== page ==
July 10, 2012
We had 11 hunters, including five kids, at our deer camp last year. Sleeping arrangements were a bit complex, but we made it work. In the moments before dawn, all 11 were up and dressed ready to venture out to their posts to play an assigned role in the group hunt.
That's hunting in Wisconsin -- steeped in tradition and family values. There are hunting families and camps that have persisted for generations. Others, like ours, can only claim a decade or two of fun stories. If you only talk with hunting friends - in person or electronically - it's easy to get the feeling there will always be as many hunters as there are today.
A look at statistics gives a different picture, however. The total number of hunters the Wisconsin Department of Natural Resources reported to the federal government has declined from 770,000 in 2000 to about 704,000 in 2010. A recent demographic analysis published in Population and Environment predicts the number of resident male deer hunters will decline by more than 25 percent in the next 18 years. The figures predict an average decline of 1.6 percent per year with the drop off accelerating in the later years.
Moreover, DNR surveys reveal the number of small game hunters has declined by an average 2 percent per year for the past eleven years and attendance at Hunter Education courses has dropped by an average of 2 percent per year since 2000.
The evidence indicates we are at the beginning of a long, steady decline in number of hunters in Wisconsin. With more than 700,000 still hunting in the Badger State, should we respond now? Yes.
Yes, because we still have a lot of hunters. And, hunters are the only ones who will be able to ensure our future by mentoring new hunters. Further, there's no successful model to follow for recruiting new hunters and hunter numbers are declining around the nation. We need time to learn what works for hunter recruitment in the 21st century.
Efforts to slow the decline have been growing in popularity recently. Groups and partners around the state have offered the Learn to Hunt program where anyone 10 years old or older (including adults) can try hunting with a mentor, without passing hunter education. In addition, people participating in an organized Learn to Hunt event are not required to have a hunting license. Licenses are required for youth hunts and for mentored hunting outside of Learn to Hunt events. More than 10,000 people have participated in a Learn to Hunt program around the state since the first one occurred in 1997. Last year participation increased by more than 10 percent -- a great sign.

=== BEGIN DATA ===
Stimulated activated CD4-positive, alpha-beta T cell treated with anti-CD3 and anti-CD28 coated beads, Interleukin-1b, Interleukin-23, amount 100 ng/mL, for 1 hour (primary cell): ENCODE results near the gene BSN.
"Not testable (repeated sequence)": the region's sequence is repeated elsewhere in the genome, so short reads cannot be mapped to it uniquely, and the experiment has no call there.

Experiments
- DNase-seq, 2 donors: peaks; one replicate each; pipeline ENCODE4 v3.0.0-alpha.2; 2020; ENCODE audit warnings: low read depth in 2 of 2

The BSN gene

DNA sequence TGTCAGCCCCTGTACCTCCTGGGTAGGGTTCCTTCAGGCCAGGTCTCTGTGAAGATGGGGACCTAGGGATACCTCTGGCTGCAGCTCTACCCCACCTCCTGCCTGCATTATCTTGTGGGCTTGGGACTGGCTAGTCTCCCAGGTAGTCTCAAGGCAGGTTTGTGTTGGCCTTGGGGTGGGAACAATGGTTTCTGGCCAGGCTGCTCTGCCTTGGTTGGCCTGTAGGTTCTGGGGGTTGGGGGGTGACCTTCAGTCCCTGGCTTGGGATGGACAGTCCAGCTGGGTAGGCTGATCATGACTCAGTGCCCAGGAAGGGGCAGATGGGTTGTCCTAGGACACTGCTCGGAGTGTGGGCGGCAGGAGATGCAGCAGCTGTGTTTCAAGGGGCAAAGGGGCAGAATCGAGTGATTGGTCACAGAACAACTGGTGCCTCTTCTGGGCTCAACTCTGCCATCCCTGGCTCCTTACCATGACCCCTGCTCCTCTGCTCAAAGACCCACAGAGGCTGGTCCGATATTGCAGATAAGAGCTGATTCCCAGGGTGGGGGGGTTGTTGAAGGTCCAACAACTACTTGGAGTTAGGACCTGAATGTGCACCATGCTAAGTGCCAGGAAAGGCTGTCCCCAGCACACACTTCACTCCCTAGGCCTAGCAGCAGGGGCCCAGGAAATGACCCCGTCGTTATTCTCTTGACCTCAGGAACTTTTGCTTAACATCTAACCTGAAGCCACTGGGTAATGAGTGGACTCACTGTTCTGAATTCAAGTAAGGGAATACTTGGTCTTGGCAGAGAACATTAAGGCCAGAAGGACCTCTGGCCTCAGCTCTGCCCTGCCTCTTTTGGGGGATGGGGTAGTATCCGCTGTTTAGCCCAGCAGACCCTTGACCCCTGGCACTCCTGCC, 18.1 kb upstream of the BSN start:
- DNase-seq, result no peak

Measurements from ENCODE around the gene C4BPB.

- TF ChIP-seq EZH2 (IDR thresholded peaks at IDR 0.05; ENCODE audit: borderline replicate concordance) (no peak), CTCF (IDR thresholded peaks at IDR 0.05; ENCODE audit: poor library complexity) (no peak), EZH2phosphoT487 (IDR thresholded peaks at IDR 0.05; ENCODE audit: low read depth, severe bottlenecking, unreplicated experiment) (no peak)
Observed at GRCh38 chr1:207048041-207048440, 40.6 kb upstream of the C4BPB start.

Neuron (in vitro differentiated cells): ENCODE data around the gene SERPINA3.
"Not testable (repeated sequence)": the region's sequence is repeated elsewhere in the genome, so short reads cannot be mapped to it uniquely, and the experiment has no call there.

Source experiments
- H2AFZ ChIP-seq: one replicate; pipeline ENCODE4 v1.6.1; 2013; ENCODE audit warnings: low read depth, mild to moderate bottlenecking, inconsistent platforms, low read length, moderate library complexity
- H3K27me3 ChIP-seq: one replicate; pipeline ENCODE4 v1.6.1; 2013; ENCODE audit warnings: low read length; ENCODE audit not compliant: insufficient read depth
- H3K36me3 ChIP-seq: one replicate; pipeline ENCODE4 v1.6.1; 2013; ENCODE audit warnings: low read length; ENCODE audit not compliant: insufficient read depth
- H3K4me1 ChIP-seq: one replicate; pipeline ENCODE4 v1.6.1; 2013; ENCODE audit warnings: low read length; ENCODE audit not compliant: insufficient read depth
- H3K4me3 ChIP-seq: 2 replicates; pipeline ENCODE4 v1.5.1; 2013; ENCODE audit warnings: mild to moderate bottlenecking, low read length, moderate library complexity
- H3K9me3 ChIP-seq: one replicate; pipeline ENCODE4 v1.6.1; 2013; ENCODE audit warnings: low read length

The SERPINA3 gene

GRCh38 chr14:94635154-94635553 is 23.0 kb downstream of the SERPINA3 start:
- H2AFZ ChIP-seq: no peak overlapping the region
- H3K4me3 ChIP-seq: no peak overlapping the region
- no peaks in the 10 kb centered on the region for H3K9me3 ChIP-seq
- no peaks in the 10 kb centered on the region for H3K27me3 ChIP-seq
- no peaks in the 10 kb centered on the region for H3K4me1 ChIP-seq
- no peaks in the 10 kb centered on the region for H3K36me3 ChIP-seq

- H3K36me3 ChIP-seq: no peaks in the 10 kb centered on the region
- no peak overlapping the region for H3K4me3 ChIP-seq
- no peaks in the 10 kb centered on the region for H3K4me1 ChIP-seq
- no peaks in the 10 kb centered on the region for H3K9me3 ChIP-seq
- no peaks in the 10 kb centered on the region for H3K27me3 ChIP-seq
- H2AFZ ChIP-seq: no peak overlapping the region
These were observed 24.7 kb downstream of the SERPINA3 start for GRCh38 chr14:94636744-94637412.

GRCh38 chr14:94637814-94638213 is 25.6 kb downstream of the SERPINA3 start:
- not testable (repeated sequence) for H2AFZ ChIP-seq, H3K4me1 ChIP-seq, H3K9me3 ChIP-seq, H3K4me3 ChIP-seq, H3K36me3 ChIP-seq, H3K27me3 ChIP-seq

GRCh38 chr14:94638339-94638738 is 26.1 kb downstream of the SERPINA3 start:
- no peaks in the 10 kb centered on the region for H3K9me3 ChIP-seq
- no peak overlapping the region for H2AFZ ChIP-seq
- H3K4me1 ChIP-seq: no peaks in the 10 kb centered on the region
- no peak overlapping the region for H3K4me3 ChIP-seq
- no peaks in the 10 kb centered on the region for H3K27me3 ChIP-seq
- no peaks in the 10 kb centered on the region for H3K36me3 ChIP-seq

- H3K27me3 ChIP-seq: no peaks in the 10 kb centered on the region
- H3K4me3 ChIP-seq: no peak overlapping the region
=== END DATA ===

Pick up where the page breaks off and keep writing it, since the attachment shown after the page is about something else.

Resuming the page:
Change is in the air as we continue to grow the hunter recruitment and retention program. We are actively recruiting more and more adults and families to learn to hunt events using the DNR website to open up registration to anyone looking for an event. (Search keyword "LTH" at dnr.wi.gov to find an event near you.) Streamlined access to hunter education courses will be made available for adults who are interested in starting up. We can track the successful recruitment of a new hunter over time and hopefully identify the factors that lead to lifelong interest. And, finally, we are piloting a course designed to teach interested adults to hunt and provide the first-time hunting experience at Madison College this fall.
Now comes the hard part: Sacrifice is required to make a new hunter. Maintaining our hunting heritage will only be successful if we all take it on. We can all increase the focus on mentoring adults and families into hunting. It takes time and commitment and I believe we have enough of both. Stay tuned for more information on what you can do and how you can be involved in protecting your hunting heritage.
FOR MORE INFORMATION CONTACT: Keith Warnke - 608-576-5243